The leader of Fianna Fail has said Irish people do not respond well to negative campaigning as his party opened up a 12-point lead on rivals Fine Gael.
The Sunday Times/Behaviour and Attitudes opinion poll published on Saturday night shows Fianna Fail's support has increased by five points to 32%, while Fine Gael has dropped by seven points to 20% - the party's lowest standing in the survey.
Further polls will be published this week, with the election to take place on Saturday February 8.
Speaking to reporters in Dublin on Sunday, Micheal Martin urged caution over the poll and said it will be a tight race between the two parties.
"I don't think Irish people respond well to negativity and I don't think Irish people respond well to negative electioneering," he said.
"I have to stress, all our experience tells us from previous campaigns that it's in the last week people make up their mind.
"There is going to be a lot of assessment and debate in the coming weeks but it is very early days yet. Polls will fluctuate."
He added: "I think polls should be treated with a certain degree of caution.
"I believe the gap between Fianna Fail and Fine Gael is much tighter.
"Different polling companies produce different results and we know from our research that, generally speaking, people actually make up their mind in the last week of a campaign."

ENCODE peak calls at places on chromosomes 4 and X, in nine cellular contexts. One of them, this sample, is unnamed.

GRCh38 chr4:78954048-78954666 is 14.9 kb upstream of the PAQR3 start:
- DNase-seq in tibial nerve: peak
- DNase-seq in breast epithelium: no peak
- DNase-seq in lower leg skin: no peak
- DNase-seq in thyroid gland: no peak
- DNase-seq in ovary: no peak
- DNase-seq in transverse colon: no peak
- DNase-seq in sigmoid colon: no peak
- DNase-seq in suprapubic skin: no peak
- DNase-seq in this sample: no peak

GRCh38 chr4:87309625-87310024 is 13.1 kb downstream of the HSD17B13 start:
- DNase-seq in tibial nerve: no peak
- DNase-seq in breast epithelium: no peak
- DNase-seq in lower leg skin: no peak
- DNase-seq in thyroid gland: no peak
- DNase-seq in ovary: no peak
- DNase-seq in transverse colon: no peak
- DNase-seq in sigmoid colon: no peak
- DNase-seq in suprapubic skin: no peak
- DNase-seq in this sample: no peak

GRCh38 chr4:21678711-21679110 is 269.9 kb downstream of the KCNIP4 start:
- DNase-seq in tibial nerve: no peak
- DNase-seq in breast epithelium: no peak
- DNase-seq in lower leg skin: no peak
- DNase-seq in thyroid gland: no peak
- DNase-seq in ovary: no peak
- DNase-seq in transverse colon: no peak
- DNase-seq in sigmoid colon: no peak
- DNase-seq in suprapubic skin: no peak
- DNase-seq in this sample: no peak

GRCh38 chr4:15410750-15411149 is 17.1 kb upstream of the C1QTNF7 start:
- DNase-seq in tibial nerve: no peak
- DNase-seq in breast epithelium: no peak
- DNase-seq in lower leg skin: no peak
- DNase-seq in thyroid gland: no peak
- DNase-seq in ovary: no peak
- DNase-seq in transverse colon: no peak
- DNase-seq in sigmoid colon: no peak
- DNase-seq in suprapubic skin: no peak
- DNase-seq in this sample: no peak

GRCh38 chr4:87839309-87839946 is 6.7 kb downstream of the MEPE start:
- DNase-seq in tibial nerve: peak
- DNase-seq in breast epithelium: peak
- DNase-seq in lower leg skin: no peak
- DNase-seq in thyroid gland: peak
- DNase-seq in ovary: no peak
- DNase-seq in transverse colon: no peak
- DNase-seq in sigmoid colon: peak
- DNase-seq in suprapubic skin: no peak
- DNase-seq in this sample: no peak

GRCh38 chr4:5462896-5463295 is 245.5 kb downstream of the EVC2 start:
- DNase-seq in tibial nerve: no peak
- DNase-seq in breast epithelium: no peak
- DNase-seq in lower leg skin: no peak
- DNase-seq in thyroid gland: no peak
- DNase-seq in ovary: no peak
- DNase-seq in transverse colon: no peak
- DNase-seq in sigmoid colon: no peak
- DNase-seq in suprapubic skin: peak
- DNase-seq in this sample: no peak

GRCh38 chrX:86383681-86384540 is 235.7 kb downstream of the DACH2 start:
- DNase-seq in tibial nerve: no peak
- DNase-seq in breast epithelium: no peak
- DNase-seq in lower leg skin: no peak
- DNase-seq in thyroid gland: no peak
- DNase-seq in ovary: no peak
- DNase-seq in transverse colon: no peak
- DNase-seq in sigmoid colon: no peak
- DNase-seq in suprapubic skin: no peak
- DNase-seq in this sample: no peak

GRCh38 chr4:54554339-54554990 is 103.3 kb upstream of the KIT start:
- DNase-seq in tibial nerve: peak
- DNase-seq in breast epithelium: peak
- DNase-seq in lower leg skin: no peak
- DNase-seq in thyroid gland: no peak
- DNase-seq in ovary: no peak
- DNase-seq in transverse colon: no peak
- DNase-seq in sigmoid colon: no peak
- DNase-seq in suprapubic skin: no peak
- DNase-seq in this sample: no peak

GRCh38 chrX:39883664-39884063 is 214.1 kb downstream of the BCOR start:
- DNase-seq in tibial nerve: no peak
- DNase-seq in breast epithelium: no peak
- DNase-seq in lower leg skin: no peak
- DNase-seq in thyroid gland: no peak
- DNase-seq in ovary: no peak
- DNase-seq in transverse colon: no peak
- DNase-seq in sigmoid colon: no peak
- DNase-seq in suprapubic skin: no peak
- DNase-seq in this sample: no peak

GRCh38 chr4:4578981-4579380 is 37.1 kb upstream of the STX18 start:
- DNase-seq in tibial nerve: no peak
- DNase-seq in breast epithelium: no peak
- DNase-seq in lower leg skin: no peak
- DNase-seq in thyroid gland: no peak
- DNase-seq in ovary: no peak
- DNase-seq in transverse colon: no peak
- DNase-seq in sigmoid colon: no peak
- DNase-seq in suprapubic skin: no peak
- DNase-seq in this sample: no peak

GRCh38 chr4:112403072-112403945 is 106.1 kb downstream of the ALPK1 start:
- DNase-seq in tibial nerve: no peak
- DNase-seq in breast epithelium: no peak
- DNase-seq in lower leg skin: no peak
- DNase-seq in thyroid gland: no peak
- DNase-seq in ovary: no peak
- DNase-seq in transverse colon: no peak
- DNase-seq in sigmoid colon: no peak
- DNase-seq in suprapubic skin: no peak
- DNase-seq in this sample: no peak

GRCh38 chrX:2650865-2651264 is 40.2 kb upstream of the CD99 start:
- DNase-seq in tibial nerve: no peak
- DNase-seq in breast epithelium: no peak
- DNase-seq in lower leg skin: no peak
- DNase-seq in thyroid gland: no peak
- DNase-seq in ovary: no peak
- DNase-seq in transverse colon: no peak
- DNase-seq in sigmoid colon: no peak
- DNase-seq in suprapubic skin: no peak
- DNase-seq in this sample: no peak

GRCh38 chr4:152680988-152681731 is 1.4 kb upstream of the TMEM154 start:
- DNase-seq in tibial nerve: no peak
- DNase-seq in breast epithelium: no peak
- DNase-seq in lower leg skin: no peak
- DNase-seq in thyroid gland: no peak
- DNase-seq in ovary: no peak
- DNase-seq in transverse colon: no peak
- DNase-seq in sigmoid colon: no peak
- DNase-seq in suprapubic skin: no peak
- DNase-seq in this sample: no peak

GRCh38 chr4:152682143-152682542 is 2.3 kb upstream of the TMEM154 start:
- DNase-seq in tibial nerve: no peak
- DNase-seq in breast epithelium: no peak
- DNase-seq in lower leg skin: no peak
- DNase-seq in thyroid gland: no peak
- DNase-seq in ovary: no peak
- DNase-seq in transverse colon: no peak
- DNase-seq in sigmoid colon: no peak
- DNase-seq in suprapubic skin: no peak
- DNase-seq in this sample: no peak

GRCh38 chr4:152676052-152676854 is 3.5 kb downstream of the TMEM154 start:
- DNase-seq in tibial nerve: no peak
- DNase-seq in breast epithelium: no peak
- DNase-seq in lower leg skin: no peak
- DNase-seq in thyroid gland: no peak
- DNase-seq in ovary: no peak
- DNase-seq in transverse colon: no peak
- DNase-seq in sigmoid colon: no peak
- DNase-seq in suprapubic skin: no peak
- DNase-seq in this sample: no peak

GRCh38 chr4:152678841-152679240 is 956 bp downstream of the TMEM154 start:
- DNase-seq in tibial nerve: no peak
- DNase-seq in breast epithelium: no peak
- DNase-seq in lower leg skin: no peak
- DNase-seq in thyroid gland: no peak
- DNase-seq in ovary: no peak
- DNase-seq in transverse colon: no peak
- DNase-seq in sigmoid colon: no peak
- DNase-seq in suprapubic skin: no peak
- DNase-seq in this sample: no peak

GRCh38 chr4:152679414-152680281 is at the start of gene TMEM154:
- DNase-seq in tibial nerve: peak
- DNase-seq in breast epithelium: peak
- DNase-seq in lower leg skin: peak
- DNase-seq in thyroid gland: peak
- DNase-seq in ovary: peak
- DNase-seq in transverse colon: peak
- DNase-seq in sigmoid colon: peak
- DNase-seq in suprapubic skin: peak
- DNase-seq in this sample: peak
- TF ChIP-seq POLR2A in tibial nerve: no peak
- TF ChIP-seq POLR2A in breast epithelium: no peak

Fine Gael was accused of negative campaigning after it released a video on Twitter with people wearing masks of Fianna Fail ministers running around Dublin searching for policies, set to Benny Hill Music.
The video was deleted, with Taoiseach Leo Varadkar saying on Saturday the video set out to highlight Fianna Fail's lack of policies in a light-hearted way but admitted people thought it was silly.
"There has been a lot of negative campaigning by Fine Gael , they would engage in this campaign in a negative way," Mr Martin said.
Meanwhile, Mr Varadkar told reporters in Dublin on Sunday that "a week is a long time in politics".
He has sought to place Fine Gael's role in negotiating Brexit at the heart of their campaign but it appears to have fallen flat with voters after he said they are not discussing Brexit with him on the doors.
Mr Varadkar said: "We know what happens every time Fianna Fail gets into power - it ends badly.
"It ends with boom and a bust and unemployment, and ends with us having to wave our friends off as they emigrate.
"It would also mean that our Brexit team of Simon Coveney and Helen McEntee would no longer be representing Ireland as we reach a crucial stage in the Brexit talks when it comes to securing a trade deal with the UK.
"That would be really bad news for rural Ireland, for the economy and for jobs."